(Masterpieces of World Literature, Critical Edition)

Despite being called a novel, Invisible Cities is not truly a novel. There is no plot or character development. Instead, it is a collection of about fifty-five short, highly impressionistic pastiches of arbitrarily named fantastic cities (such as Adelma, Berenice, Chloe, Diomira, Irene, Penthesilea, Phyllis, Raissa, Valdrada, Zirma, and Zobeide, to name a few), placed in a structure that is quite meticulous, yet rambling, that nearly mimics the structure of a full commercial novel.

The stories are set within the framework of a very loose dialogue wherein the famous Venetian explorer Marco Polo comes to the court of the legendary emperor Kublai Khan. While there, Polo is instructed to travel the empire and gather not gold or treasure but stories with which to regale the aging, and frequently impatient, conqueror with descriptions of every city he has visited on his long peregrinations through the Mongolian realm, as Khan is bored with his own messengers’ stories. Throughout the dialogue—and a true dialogue it is, as Khan and Polo are the only two characters in the work (although a case could be made that each city is also its own character)—the emperor expresses his belief that Polo is merely describing his home city of Venice in different and fanciful ways, ways that Polo could not use with honesty or impunity in his own land. Khan also occasionally believes that the cities Polo is describing do not exist at all, except in the Venetian explorer’s imagination.

Upon a summary first reading, Invisible Cities could be considered a nice collection of prose works on imaginary cities. Indeed, during the interplay between the two characters it is difficult to tell whether the things Polo is describing represent differing aspects of a single city or different cities with the same aspect in each of them. However, it quickly becomes clear that while some passages are horribly contrived, the novel is larger in scope than mere descriptions of cities. It is a work that muses upon the concept of living in a city, the concept of home, and perhaps even the concept of belonging somewhere. Calvino’s book is also a surreal and postmodern journey through the language of the imagination, a delicious mélange of psychological states, physical states, sensory states, transcendence, and more.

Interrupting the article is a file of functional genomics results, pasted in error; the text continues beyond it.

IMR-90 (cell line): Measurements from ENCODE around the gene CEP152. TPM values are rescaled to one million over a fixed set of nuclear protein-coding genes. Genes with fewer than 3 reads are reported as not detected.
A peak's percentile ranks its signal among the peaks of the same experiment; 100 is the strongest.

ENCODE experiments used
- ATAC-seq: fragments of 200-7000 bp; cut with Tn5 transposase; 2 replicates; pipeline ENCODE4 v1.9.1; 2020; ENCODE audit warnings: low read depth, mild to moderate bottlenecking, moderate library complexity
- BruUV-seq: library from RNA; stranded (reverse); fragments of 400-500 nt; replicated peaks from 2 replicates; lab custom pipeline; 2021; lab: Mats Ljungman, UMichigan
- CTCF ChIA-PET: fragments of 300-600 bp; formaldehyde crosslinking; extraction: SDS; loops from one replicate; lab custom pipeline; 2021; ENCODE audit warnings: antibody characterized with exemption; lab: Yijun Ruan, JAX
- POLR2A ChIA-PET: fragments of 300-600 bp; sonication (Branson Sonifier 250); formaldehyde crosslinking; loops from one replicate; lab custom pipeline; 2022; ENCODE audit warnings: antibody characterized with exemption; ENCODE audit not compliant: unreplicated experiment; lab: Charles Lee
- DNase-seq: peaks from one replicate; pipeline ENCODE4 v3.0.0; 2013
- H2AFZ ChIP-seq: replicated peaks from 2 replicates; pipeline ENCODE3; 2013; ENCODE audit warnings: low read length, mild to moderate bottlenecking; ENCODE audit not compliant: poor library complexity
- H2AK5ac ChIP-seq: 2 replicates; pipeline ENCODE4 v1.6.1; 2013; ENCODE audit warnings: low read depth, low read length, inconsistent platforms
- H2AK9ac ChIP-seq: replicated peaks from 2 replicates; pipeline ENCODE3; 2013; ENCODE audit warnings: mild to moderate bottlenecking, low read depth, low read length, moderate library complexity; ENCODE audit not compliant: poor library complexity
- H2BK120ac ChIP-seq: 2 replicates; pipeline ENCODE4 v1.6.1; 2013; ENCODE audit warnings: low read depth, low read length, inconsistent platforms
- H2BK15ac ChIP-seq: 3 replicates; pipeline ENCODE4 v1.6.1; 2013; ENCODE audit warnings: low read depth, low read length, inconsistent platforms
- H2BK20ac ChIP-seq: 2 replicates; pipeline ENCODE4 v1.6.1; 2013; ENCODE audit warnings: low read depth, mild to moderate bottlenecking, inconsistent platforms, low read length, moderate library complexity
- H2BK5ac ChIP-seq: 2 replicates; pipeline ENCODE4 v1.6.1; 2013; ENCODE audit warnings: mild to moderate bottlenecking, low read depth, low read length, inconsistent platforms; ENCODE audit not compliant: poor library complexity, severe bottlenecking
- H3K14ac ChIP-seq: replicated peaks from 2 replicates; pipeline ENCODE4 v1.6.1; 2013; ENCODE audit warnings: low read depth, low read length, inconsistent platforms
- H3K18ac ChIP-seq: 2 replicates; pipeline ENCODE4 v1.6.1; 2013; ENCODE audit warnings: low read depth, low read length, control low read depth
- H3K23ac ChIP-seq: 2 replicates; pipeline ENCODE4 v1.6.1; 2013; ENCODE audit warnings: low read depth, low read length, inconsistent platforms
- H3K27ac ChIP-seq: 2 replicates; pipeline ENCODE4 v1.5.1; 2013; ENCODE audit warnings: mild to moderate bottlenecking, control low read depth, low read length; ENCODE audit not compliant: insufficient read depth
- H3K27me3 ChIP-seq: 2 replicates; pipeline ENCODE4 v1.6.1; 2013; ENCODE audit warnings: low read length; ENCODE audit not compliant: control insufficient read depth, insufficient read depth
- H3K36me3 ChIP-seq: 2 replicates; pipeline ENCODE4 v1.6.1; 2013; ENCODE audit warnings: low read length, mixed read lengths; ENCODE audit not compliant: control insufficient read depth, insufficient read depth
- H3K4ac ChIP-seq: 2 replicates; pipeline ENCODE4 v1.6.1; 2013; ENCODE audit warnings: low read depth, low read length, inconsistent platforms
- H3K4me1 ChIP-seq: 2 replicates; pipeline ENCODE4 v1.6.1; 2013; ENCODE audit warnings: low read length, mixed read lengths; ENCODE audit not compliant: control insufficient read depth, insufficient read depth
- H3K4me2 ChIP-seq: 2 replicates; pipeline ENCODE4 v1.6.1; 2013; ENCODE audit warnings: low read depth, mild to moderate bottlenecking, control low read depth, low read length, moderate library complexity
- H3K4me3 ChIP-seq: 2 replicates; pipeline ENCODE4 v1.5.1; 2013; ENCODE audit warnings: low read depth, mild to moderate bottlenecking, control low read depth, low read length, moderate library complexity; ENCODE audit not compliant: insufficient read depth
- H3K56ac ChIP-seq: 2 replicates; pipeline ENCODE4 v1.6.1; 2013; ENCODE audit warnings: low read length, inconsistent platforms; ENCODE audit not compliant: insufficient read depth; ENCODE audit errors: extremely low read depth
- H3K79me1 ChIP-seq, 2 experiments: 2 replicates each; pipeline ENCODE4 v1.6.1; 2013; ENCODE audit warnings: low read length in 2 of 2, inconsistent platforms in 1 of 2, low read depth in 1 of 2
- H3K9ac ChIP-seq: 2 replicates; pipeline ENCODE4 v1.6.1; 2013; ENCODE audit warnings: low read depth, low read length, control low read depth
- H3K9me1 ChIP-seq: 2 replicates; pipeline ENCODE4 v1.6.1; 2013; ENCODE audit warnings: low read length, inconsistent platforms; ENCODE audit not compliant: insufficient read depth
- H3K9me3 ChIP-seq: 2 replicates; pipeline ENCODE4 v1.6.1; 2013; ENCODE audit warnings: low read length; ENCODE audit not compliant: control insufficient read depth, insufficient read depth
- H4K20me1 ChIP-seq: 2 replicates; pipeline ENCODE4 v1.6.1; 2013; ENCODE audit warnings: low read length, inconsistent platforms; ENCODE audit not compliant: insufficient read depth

(Literary Essentials: World Fiction)

Invisible Cities consists of a series of dialogues between Marco Polo, the famous Venetian traveler, and Kublai Khan, the legendary conqueror. The two sit in Kublai Khan’s garden, and Marco Polo recounts, or perhaps invents, descriptions of a multitude of fabulous cities. Since these cities are never actually seen, but only described, they are invisible to the emperor; since they might not even exist, they may be literally unknown to everyone but the reader, who is entranced by the shimmering, haunting evocations of Marco Polo/Italo Calvino.

There is no action in the novel, merely conversation, but the reader is carried along by the descriptions of the cities, and by their careful relationship in an intricate, philosophically oriented pattern. Invisible Cities is a carefully crafted, jewel-like work which moves on at least three different levels: the verbal pictures of the cities, the philosophical interpretations, and the artistic reflections.

The cities are divided into eleven categories. There are connections between cities and memory, desire, signs, eyes, names, the dead, and the sky. There are also kinds or types of cities: thin cities, trading cities, continuous cities, and hidden cities. Marco’s description of each place corresponds meticulously to its inherent nature.

The city of Melania, for example, is among the “cities of the dead,” and its inhabitants are not living human beings but unknowing representatives of the stock types found in literature: the hypocrite, the sponger, the king’s son fallen to low estate and awaiting recognition. All the residents of the city play roles, and while the roles gradually shift and might multiply, they remain static and stereotypical, and thus, dead. “Melania’s population renews itself: the participants in the dialogues die one by one and meanwhile those who will take their places are born, some in one role, some in another.”

Theodora, on the other hand, is among the hidden cities, and what was long concealed in its memories and libraries is unwittingly revealed by the actions of its citizens. Determined to rid their homes of vermin, they painstakingly eradicate all pests—rats, fleas, spiders. No sooner is this accomplished, however, than “the other fauna” come back to light: “Sphinxes, griffons, chimeras, dragons, hircocervi, harpies, hydras, unicorns, basilisks were resuming possession of their city.”